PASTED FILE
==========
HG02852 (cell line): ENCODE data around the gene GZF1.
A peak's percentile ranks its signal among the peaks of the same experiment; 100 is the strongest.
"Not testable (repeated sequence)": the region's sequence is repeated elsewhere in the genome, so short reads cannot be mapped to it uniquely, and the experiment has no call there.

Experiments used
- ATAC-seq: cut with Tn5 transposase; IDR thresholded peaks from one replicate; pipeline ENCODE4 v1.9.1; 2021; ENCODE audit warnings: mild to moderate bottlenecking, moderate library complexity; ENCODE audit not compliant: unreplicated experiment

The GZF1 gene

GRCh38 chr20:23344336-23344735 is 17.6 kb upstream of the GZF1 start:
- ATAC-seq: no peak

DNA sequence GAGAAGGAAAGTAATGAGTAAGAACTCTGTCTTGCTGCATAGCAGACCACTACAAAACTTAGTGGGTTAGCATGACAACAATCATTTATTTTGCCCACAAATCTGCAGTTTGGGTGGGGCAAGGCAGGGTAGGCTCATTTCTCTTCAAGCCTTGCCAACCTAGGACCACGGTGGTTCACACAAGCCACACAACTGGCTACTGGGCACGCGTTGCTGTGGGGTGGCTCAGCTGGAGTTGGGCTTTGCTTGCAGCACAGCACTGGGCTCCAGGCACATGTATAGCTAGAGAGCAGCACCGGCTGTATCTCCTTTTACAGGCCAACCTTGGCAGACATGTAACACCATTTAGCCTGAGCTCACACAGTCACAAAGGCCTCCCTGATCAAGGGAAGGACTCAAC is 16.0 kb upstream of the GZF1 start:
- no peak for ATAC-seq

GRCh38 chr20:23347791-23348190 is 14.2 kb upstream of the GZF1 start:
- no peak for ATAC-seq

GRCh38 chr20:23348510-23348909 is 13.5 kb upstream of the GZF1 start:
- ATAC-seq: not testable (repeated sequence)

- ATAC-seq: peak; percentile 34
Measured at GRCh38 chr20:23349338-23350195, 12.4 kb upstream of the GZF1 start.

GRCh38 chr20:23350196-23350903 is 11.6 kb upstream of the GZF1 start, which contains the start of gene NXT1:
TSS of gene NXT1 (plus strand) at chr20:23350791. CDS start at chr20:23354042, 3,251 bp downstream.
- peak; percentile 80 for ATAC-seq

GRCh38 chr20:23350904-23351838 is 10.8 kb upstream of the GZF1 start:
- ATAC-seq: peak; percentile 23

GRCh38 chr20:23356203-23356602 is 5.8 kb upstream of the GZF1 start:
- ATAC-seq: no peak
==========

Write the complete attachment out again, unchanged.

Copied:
HG02852 (cell line): ENCODE data around the gene GZF1.
A peak's percentile ranks its signal among the peaks of the same experiment; 100 is the strongest.
"Not testable (repeated sequence)": the region's sequence is repeated elsewhere in the genome, so short reads cannot be mapped to it uniquely, and the experiment has no call there.

Experiments used
- ATAC-seq: cut with Tn5 transposase; IDR thresholded peaks from one replicate; pipeline ENCODE4 v1.9.1; 2021; ENCODE audit warnings: mild to moderate bottlenecking, moderate library complexity; ENCODE audit not compliant: unreplicated experiment

The GZF1 gene

GRCh38 chr20:23344336-23344735 is 17.6 kb upstream of the GZF1 start:
- ATAC-seq: no peak

DNA sequence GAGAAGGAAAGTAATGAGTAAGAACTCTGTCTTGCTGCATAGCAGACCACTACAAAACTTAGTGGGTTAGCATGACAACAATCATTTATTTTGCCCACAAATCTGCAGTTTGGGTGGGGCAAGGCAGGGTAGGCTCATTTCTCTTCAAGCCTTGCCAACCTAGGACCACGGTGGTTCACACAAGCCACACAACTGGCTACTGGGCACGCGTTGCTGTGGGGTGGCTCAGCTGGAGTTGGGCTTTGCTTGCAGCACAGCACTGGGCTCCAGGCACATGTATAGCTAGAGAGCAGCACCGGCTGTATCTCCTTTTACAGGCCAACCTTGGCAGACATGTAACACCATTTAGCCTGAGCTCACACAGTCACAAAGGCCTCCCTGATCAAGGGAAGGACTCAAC is 16.0 kb upstream of the GZF1 start:
- no peak for ATAC-seq

GRCh38 chr20:23347791-23348190 is 14.2 kb upstream of the GZF1 start:
- no peak for ATAC-seq

GRCh38 chr20:23348510-23348909 is 13.5 kb upstream of the GZF1 start:
- ATAC-seq: not testable (repeated sequence)

- ATAC-seq: peak; percentile 34
Measured at GRCh38 chr20:23349338-23350195, 12.4 kb upstream of the GZF1 start.

GRCh38 chr20:23350196-23350903 is 11.6 kb upstream of the GZF1 start, which contains the start of gene NXT1:
TSS of gene NXT1 (plus strand) at chr20:23350791. CDS start at chr20:23354042, 3,251 bp downstream.
- peak; percentile 80 for ATAC-seq

GRCh38 chr20:23350904-23351838 is 10.8 kb upstream of the GZF1 start:
- ATAC-seq: peak; percentile 23

GRCh38 chr20:23356203-23356602 is 5.8 kb upstream of the GZF1 start:
- ATAC-seq: no peak